Henry Swieca is a money man. The New York-based billionaire made his fortune by co-founding Highbridge Capital Corp., a hedge fund that boasted clients like the American International Group.
In 2009, the banking giant JP Morgan Chase, another client of Highbridge, fully took over the flagship hedge fund. Swieca went on to play a role at two more hedge funds: Talpion Fund Management, which he launched, and Clearline Capital, which Swieca joined as a startup investor in February 2013.
Swieca, whose net worth is $1.2 billion as of September 2013, is well-known as a financial guru. His every move is covered by the financial press. But he’s less known for what his foundation pours money into: right-wing, pro-Israel causes. Along with a host of charitable groups and domestic Jewish centers, the Swieca Family Foundation, which he runs with his Israeli-American wife Estee, has poured tons of cash into pro-Israel groups–including to religious extremist groups that operate in the most sensitive of holy places. Swieca did not return requests for comment on his donations.
According to tax records reviewed by AlterNet, Swieca, an Orthodox Jew, has given hundreds of thousands of dollars to the American Israel Education Foundation, the non-profit offshoot of the powerful lobbying group called the American Israel Public Affairs Committee. He’s also handed over cash to groups like the Friends of the Israel Defense Forces; the right-wing, anti-Muslim David Horowitz Freedom Center; and the Hebron Fund, a Brooklyn-based organization that funnels American money into illegal Israeli settlements in Hebron, a big city in the West Bank that has the most intense regime of settler violence and enforced segregation in the occupied Palestinian territories.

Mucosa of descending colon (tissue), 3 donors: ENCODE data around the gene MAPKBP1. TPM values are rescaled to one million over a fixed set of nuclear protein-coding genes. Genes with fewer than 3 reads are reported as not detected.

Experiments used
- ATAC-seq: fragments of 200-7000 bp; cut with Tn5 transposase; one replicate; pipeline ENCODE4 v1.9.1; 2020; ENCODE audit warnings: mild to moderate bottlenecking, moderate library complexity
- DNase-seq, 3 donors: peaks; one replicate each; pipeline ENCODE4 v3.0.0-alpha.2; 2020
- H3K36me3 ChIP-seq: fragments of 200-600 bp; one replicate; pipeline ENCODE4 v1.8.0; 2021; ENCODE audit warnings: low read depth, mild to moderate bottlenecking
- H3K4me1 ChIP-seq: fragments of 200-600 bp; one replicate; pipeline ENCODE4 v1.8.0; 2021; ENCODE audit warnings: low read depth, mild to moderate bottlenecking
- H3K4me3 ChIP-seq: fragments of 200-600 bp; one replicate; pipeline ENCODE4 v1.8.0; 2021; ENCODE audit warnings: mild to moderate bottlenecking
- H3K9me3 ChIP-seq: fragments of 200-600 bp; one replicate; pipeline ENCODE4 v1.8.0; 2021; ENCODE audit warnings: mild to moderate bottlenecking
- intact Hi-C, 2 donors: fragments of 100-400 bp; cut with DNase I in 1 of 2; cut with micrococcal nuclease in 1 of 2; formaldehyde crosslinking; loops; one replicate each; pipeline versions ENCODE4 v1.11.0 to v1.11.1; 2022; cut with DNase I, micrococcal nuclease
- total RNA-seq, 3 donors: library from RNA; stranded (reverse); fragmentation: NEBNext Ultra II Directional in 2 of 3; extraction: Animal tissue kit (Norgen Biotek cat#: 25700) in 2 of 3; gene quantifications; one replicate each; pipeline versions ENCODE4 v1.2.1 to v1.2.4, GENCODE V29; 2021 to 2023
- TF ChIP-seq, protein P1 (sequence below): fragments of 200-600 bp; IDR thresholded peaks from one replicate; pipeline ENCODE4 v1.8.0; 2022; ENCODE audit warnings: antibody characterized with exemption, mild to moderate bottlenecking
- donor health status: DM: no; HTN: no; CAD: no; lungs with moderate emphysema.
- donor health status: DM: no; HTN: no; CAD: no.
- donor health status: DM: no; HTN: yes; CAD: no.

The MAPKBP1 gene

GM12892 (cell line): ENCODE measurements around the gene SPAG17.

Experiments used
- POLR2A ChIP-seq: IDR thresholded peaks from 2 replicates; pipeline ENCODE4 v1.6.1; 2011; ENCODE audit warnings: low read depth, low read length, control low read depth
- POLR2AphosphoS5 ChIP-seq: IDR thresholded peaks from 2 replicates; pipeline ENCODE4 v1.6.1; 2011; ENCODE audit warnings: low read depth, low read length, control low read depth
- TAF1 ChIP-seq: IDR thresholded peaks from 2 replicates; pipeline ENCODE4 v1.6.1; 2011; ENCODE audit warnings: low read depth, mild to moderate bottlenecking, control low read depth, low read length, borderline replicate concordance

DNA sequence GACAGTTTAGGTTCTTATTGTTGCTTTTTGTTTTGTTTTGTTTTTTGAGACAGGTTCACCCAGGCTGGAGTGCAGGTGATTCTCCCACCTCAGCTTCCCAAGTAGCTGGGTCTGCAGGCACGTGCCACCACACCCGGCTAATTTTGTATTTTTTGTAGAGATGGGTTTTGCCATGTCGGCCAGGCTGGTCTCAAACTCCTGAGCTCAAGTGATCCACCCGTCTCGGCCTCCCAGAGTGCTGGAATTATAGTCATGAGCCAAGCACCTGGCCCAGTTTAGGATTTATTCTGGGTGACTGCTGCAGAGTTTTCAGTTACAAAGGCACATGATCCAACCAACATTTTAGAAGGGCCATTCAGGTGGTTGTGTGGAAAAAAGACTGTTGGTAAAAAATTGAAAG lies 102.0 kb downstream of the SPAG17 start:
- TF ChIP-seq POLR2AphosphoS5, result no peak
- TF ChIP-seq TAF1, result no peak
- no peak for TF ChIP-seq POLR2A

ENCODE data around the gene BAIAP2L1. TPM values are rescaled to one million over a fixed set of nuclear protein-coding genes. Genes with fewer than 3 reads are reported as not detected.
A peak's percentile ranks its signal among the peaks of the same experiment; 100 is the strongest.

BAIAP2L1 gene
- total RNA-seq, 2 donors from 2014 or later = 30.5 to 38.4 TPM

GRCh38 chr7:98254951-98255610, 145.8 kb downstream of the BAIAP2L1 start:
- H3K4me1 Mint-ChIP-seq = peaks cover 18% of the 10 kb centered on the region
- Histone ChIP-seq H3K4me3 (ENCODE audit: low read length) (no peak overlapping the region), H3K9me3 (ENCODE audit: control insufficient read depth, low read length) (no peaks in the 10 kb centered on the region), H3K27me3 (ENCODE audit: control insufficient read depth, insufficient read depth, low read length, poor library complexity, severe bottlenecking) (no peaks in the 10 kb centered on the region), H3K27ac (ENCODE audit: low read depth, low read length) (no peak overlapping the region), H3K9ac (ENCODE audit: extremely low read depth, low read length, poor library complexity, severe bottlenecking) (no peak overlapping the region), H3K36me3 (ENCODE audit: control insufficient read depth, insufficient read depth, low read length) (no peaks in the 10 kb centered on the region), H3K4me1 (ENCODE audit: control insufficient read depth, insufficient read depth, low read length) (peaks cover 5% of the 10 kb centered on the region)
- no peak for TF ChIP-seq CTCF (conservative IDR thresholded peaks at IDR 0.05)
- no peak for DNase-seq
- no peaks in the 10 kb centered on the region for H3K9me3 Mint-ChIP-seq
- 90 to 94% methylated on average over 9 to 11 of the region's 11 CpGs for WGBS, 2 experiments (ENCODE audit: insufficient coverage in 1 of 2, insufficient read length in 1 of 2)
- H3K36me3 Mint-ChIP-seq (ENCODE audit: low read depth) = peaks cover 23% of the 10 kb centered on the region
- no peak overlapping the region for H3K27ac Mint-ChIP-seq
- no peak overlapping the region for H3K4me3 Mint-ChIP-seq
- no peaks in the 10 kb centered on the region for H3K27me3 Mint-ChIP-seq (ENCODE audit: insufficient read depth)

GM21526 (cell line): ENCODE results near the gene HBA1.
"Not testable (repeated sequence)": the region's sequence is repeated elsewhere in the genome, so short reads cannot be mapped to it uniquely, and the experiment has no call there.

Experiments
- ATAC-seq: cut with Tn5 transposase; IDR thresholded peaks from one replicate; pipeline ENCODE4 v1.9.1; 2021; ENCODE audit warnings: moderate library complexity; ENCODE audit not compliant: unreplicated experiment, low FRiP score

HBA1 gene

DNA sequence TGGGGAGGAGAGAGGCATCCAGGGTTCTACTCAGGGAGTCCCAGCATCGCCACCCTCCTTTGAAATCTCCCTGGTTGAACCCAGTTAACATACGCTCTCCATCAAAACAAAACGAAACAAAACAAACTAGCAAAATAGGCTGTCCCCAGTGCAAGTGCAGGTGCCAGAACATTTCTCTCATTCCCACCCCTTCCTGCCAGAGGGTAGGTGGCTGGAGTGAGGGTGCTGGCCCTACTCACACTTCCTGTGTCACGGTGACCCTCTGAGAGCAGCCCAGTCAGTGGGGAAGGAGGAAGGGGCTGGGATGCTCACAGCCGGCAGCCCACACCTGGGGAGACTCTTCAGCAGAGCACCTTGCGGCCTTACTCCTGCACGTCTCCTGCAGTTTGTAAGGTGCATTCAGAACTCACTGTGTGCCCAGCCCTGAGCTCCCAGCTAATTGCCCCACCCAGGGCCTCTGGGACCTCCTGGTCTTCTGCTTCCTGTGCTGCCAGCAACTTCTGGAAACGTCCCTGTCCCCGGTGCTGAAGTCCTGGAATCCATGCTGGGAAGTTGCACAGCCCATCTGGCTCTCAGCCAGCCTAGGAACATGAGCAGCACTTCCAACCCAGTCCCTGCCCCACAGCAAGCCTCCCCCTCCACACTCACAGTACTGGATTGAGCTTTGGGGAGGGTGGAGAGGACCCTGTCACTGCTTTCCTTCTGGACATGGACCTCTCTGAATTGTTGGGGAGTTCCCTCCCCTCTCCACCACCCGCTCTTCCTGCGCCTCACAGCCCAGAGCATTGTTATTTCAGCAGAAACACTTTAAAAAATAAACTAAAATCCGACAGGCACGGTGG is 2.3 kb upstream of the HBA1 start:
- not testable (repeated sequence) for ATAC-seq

But perhaps most alarmingly is Swieca’s funding of the Temple Institute, an organization that promotes the building of the Third Temple on the third most holy site for Muslims. In early December, the Washington Post disclosed that Swieca and his wife funded the Jerusalem-based Temple Institute’s move to “to a large, renovated space in the Old City’s Jewish Quarter, overlooking the Western Wall.” The move put the institute just a short walk away from the place where they hope the Third Temple arises.
The religious extremists who run the Temple Institute have their sights set on the Haram al-Sharif, or the Noble Sanctuary in English, which is also the Temple Mount for Jews. “Our short-term goal is to rekindle the flame of the Holy Temple in the hearts of mankind through education,” the Temple Institute says on their website. “Our long-term goal is to do all in our limited power to bring about the building of the Holy Temple in our time.”
In the middle of the Noble Sanctuary sits the Dome of the Rock, a shrine whose gold dome is a fixture on the Jerusalem skyline. The Noble Sanctuary is home to the Al Aqsa Mosque, thought to be the place where the Prophet Muhammad was transported to from Mecca and is the third holiest site to Muslims around the world. At the same time, it is a site deeply revered by Jews, since it is the place thought to be where the First and Second Temples stood. The Second Temple was famously destroyed in A.D. 70 by the Romans, who then sent Jews into exile. The Temple Institute says that “the Temple Mount has to be cleared of the Dome of the Rock and the mosques which are presently located upon it before the physical rebuilding of the Holy Temple can begin.”
Both Judaism and Islam have competing claims to the site, making it the most contested piece of real estate on earth. In 2000, a provocative visit by Israeli Prime Minister Ariel Sharon to the Noble Sanctuary set off clashes that many say sparked the Second Intifada. It continues to be a frequent site of clashes between Palestinians and Israeli authorities.
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Contributed by Alex Kane of Alternet.